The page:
IBM is taking over AT&T’s managed application and managed hosting services business, acquiring the equipment used to support those services and access to AT&T data centers where that equipment sits.
Like several other major telcos, AT&T has been looking for ways to offload some of its data center assets since at least early this year. Together, those assets are reportedly worth about $2 billion.
IBM plans to integrate AT&T’s managed services into its extensive lineup of cloud services, the company said in a statement. It expects the combination to make it easier for customers to integrate networks and cloud workloads with their IT environments.
“After close, IBM will deliver the managed applications and managed hosting services AT&T provides today,” IBM said.
The companies did not disclose terms of the deal.
IBM vowed to ensure a “smooth transition” for AT&T’s existing managed services customers.
Other telcos looking for alternatives to ownership of extensive IT services portfolios they built up over the past several years include CenturyLink and Verizon.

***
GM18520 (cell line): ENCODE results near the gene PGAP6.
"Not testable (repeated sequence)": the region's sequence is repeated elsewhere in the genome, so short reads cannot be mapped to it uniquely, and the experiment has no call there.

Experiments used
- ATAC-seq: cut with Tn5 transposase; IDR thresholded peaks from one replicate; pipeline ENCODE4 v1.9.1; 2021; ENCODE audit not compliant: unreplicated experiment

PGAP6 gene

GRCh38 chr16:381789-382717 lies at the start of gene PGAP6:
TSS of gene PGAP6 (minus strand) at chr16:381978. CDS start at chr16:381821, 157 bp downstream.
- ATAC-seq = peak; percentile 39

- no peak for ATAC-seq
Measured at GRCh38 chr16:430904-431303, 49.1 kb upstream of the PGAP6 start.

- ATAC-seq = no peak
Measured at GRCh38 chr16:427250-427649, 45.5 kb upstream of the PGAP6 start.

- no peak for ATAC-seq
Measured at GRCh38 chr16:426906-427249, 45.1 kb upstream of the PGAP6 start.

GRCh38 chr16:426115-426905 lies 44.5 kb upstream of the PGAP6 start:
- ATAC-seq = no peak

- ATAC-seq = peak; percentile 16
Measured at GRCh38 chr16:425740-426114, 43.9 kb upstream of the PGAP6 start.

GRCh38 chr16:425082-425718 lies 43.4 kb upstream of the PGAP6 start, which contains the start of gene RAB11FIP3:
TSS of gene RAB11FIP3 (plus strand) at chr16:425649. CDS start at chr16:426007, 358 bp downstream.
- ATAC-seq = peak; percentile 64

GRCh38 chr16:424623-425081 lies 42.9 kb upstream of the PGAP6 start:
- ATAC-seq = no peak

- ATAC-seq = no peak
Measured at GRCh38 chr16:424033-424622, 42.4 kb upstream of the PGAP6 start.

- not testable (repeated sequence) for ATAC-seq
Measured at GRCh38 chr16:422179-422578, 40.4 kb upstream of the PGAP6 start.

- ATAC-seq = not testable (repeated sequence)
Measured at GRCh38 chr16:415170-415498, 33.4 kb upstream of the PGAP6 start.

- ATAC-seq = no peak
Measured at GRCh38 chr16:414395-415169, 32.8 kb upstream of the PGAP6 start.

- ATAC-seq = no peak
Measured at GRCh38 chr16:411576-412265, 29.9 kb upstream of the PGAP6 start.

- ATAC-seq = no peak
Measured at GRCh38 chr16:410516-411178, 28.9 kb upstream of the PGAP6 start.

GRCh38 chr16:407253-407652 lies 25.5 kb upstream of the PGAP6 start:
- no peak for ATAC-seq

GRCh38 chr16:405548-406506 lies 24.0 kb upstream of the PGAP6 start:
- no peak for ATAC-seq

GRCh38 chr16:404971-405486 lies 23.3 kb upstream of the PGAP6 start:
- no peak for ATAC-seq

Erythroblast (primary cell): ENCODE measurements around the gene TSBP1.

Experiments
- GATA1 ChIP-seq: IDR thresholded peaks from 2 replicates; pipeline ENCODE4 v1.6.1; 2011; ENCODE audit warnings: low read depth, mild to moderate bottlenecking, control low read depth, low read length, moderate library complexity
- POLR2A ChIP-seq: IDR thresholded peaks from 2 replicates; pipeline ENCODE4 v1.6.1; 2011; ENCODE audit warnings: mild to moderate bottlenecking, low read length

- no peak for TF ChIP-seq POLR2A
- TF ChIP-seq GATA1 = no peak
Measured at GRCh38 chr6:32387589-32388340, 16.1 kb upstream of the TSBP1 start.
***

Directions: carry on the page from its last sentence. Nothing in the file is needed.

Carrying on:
CenturyLink executives said publicly that they were mulling a sale of all or some of the company’s data center assets, while Verizon’s plans were leaked to the press. Verizon officials denied the report, which came out in November and relied on anonymous sources, but a new report surfaced earlier this month saying the company was again “evaluating its options.”
In October, Windstream, a much smaller telco than any of the giants described above, sold its much smaller data center business to TierPoint, a data center services roll-up focused on underserved regional US markets.